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‘Financialization’ of housing is not the problem – in fact, we need more of it

Jay-Ann Gilfoy is president and chief executive of Meridian, Ontario’s largest credit union.

I’ve been thinking a lot lately about two hard, but related truths: the indisputable fact that a roof over one’s head is a basic human right, and second, the growing realization that getting much-needed housing built will require a herculean effort.

Canada Mortgage and Housing Corp. says this country needs to build 5.8 million new homes by 2030 to solve the housing crisis. This effort would cost in the trillions, even if we estimate the price of each home conservatively.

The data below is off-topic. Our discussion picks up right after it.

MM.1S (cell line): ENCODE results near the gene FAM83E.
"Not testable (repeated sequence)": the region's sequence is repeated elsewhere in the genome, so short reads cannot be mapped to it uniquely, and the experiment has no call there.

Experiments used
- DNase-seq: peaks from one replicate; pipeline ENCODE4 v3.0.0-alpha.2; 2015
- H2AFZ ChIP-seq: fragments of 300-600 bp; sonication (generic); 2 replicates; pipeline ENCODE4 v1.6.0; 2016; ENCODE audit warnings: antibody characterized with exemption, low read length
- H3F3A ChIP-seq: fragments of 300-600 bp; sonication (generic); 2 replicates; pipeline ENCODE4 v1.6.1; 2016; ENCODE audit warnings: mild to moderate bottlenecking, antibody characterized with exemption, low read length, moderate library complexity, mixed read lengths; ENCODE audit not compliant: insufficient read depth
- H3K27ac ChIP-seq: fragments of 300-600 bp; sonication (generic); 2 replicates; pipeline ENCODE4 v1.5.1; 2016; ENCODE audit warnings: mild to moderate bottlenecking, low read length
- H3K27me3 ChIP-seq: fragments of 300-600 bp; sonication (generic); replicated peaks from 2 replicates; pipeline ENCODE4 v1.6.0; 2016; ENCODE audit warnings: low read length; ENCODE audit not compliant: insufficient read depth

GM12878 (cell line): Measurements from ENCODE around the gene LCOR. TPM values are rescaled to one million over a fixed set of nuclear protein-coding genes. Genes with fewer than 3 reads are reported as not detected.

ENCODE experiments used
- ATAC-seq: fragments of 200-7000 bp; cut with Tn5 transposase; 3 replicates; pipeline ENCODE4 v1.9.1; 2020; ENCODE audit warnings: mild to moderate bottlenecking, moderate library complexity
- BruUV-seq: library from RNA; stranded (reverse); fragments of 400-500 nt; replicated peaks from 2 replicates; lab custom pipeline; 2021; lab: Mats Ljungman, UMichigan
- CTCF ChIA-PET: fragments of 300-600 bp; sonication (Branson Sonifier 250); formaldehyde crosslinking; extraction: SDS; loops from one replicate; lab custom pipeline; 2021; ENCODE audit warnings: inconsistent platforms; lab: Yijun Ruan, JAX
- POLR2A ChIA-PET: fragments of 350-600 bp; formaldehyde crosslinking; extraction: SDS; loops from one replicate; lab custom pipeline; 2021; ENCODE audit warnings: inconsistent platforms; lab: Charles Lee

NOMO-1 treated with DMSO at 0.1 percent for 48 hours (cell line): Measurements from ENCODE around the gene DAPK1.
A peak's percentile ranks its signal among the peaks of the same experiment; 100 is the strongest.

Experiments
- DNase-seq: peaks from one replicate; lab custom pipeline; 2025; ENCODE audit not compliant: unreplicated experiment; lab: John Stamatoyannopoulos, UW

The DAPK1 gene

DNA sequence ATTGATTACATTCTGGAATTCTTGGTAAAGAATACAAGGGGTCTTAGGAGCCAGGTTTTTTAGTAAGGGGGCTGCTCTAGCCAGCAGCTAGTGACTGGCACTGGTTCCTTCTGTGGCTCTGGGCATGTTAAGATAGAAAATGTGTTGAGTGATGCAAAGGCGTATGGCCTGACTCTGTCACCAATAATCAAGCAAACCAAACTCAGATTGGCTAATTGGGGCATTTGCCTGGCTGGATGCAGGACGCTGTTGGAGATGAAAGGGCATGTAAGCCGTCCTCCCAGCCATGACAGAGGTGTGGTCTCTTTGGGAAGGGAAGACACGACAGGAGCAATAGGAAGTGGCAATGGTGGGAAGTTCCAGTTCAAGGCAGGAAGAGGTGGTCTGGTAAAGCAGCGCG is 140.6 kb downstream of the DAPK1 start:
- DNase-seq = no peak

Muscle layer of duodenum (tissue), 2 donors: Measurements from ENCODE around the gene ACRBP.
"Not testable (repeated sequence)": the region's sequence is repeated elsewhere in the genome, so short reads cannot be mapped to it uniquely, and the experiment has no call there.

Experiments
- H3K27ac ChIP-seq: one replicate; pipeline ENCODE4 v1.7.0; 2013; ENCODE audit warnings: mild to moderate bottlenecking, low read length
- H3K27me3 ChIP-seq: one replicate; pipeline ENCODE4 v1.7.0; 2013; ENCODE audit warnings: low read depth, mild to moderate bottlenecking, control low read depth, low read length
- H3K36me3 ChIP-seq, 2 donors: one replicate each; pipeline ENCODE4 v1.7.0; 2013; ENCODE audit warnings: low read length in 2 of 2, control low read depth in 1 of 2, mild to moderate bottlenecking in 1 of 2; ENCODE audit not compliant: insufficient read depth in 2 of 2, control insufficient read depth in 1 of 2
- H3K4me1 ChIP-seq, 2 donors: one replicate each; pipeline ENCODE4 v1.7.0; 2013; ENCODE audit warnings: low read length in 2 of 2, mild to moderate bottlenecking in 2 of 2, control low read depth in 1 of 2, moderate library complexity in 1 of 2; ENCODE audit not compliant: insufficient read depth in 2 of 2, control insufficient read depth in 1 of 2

The only way we can achieve that lofty goal is through new, innovative ways of funding.

Many commentators blame Canada’s housing crisis on the “financialization of housing,” defined as the use of financial instruments, institutions and investors in local housing markets. According to the Centre for Social Innovation, the financialization of housing is a complex system whereby housing is increasingly being treated as a commodity, a means of accumulating wealth, and as securities that are traded and sold on local and global markets. …[Continue Reading]